My research combines approaches from medical anthropology, gender studies and science and technology studies to explore the gendered social consequences of aging, illness, sexual health problems and related medical treatments. Broadly, I am interested in the relationships between gender (especially masculinities), new medical technologies/areas of medicalization, and people’s sex lives and senses of self. My research has focused on Mexico, where gender norms and links between ethnicity, biology and sexuality are widely discussed and hotly contested. In a new study of emerging "men's health" medicine, I am widening my scope to examine how local ideas of gender and sexuality are shaping the emergence of a new medical field - and its effects on patients' lives and bodies - in comparative global context.
My forthcoming book, "Collective Biologies: Healing Mexican Gender, Race and Family though Medical Research Participation," draws on research based in the Cuernavaca arm of a multinational, longitudinal study of human papillomavirus (HPV) occurrence in men. In this book, I analyze the ways that people's collective rather than individual ideas of biology - based in Mexican cultural understandings of race and society - enabled them to use men's sexual health research participation to further goals outside the clinic. Spouses collaboratively used their research-related experiences to live out self-consciously modern marriage and gender, and to heal bio-social ills on the levels of the couple, family, religious congregation, and Mexican populace, despite economic and narcoviolence crises that threatened these bodies' well-being.
My 2013 book "Maturing Masculinities: Aging, Chronic Illness and Viagra in Mexico" (Duke UP), along with related articles, explores the ways that older, working-class Mexican men rejected the notion that “erectile dysfunction” should be treated medically to incorporate decreasing erectile function into their evolving forms of masculinity.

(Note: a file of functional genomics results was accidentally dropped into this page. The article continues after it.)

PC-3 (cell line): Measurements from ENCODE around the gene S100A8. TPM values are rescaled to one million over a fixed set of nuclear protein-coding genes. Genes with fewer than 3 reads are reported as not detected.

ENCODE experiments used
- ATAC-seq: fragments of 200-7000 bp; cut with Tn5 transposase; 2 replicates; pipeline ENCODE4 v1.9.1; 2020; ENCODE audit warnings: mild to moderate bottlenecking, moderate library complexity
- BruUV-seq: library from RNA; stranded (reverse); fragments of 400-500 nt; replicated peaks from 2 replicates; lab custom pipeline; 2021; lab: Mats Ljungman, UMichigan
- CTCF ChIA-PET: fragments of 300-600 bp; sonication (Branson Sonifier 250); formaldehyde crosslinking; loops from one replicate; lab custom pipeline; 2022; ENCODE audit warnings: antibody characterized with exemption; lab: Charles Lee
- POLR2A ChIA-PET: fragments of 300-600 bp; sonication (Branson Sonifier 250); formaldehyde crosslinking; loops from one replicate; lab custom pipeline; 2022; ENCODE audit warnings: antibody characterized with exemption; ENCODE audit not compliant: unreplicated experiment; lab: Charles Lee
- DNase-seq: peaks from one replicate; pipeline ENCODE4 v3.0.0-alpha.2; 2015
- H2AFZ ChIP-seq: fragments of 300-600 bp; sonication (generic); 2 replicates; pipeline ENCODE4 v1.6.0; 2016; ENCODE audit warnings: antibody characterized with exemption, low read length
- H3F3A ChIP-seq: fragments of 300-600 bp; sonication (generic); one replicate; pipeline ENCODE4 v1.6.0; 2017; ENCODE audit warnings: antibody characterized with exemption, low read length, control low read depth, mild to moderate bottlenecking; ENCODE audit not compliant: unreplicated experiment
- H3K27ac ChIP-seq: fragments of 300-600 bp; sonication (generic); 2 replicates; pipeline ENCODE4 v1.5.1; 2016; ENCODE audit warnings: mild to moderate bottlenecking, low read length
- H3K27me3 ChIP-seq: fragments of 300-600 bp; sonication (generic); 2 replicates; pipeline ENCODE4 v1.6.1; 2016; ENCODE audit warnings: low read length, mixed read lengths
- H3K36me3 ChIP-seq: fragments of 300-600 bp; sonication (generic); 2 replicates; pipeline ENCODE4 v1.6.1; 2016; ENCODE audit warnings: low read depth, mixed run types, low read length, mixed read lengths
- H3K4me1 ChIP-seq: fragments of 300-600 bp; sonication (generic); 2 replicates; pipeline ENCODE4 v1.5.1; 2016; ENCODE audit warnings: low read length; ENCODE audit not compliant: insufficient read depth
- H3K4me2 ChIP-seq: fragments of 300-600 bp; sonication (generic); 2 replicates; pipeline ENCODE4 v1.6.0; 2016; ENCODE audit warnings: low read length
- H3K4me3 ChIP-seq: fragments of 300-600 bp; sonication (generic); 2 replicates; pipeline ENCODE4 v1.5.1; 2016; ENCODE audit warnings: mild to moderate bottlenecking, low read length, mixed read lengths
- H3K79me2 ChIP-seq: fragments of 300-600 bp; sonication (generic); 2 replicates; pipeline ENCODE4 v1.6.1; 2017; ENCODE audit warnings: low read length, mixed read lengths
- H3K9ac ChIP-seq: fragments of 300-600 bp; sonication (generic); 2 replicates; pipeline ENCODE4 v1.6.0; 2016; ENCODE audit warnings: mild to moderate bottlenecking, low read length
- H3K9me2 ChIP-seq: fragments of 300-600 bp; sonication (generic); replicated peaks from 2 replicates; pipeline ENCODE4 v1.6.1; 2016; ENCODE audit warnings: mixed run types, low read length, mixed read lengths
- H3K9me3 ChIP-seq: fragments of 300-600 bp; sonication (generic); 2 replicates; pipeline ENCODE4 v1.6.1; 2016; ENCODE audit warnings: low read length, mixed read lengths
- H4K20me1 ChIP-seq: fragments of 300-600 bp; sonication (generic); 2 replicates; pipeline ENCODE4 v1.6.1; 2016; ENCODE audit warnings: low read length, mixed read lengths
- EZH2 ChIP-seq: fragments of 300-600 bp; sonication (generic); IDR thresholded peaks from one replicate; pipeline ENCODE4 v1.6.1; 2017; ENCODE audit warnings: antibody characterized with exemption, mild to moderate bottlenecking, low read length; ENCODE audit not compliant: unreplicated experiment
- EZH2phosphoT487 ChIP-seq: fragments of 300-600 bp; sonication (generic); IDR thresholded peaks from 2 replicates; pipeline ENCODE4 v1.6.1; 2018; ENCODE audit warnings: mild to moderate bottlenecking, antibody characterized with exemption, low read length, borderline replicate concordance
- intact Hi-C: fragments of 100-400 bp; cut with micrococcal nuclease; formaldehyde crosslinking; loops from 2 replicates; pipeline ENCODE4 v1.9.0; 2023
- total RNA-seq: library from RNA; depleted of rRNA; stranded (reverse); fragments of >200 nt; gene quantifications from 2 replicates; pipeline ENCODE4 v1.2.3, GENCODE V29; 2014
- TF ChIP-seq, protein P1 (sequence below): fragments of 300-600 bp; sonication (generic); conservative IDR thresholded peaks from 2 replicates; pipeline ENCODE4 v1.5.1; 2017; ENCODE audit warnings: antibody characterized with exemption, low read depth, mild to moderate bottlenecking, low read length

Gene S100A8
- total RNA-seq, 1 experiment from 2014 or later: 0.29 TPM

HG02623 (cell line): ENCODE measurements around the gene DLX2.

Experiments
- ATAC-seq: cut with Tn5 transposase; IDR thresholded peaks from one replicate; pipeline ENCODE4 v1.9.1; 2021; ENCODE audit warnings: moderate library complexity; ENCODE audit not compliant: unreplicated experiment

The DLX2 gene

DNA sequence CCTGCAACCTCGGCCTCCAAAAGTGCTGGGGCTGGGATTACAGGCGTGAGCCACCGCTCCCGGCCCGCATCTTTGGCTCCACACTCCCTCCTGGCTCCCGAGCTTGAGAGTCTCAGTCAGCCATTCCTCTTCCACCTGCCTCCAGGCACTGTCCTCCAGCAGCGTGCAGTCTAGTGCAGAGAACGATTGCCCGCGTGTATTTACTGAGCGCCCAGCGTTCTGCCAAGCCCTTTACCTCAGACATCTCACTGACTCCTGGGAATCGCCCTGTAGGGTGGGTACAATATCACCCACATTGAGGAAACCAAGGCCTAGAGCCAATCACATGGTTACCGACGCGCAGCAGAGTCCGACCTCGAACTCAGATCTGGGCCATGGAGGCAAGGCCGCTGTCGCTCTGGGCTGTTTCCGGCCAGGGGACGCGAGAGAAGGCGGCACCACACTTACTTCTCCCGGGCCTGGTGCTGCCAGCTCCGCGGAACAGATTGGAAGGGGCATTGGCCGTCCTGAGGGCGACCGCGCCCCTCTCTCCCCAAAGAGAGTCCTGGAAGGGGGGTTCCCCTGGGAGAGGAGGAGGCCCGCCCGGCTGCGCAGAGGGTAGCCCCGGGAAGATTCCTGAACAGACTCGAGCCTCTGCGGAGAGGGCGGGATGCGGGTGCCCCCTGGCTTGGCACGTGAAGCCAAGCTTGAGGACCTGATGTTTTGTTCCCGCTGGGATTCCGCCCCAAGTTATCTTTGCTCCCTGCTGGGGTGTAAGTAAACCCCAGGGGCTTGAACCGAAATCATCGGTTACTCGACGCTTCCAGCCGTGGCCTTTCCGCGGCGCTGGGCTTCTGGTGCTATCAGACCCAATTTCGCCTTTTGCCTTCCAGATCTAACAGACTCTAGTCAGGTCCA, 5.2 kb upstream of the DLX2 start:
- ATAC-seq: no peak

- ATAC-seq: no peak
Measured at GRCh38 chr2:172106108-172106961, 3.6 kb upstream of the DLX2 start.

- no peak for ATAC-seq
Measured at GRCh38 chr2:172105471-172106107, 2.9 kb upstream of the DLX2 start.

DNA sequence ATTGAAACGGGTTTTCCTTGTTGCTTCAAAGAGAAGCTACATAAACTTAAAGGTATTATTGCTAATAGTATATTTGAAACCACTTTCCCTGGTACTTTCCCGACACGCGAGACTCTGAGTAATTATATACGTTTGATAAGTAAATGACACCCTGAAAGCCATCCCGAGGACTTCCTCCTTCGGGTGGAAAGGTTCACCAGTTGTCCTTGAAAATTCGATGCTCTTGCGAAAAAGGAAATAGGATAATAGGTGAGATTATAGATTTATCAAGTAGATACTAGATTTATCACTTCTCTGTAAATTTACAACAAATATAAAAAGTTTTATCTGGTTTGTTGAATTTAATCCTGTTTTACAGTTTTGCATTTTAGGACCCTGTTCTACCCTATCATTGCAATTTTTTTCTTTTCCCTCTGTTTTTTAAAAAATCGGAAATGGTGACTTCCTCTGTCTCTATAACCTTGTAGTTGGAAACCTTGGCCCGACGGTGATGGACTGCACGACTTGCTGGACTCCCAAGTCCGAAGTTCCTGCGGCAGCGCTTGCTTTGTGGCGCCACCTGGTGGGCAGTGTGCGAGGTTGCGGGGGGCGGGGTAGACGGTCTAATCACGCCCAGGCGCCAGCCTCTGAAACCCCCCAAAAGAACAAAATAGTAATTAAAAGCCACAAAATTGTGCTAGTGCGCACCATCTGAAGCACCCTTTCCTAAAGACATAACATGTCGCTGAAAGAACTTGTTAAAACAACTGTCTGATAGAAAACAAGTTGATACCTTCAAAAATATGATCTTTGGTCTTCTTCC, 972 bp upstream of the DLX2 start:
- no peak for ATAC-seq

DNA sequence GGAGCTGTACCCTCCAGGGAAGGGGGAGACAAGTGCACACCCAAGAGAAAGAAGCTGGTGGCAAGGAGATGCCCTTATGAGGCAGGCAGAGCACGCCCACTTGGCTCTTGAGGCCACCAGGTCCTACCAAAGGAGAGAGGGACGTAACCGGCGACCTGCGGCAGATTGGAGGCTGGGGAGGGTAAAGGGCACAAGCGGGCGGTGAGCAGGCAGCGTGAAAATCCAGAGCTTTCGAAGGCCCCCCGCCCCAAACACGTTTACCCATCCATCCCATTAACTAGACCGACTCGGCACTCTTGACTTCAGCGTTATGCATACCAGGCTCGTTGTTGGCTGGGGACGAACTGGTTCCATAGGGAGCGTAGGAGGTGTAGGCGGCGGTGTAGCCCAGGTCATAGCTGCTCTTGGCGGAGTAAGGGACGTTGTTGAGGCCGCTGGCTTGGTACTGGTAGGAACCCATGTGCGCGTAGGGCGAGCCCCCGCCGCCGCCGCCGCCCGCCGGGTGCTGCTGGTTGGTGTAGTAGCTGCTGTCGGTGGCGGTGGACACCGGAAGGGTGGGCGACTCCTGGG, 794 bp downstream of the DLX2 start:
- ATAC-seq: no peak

Finally, I am committed to raising anthropology’s profile in interdisciplinary health research. To this end, I co-edited a 2012 volume, "Medical Anthropology at the Intersections": Histories, Activisms and Futures" with Marcia Inhorn, and collaborate with scholars from a variety of disciplines on mixed-methods studies of gendered health practices in Mexico.
Publications from all of these projects can be found at https://uiowa.academia.edu/EmilyWentzell.
I also serve as the Faculty Director of the University of Iowa’s International Studies BA program.
Graduate student supervision: I am accepting PhD students interested in researching the emerging relationships between scientific fields or technologies (medical or otherwise) which mediate gender and sexuality, and people's lived experiences of intersectional identity (including but not limited to gender, sexuality, race, class, age cohort, and "disability"). I am especially enthusiastic about mentoring projects relating to masculinities or Latin America, but open to wider ranging topics and places. Students who seek to work with me should be interested in doing in-depth placed-based fieldwork, and performing holistic analysis of the ways that economic and politicial structures and inequalities, as well as socio-cultural contexts and histories, influence people's lived experiences. I am happy to talk with potential students to help determine if they might be a good fit for our program and for me as an advisor, and generally only accept students who have contacted me in advance of their application. Interested students should e-mail me with a brief description of their PhD research interests and request a phone conversation.
ANTH:2100 Anthropology and Contemporary World Problems
ANTH:3101 Anthropology of Sexuality
ANTH:3102 Medical Anthropology
ANTH:3111 Health in Mexico
ANTH:3117 Using Ethnographic Methods
ANTH:5101 Seminar: Sociocultural Anthropology
ANTH:6310 Anthropology of Science, Technology and Gender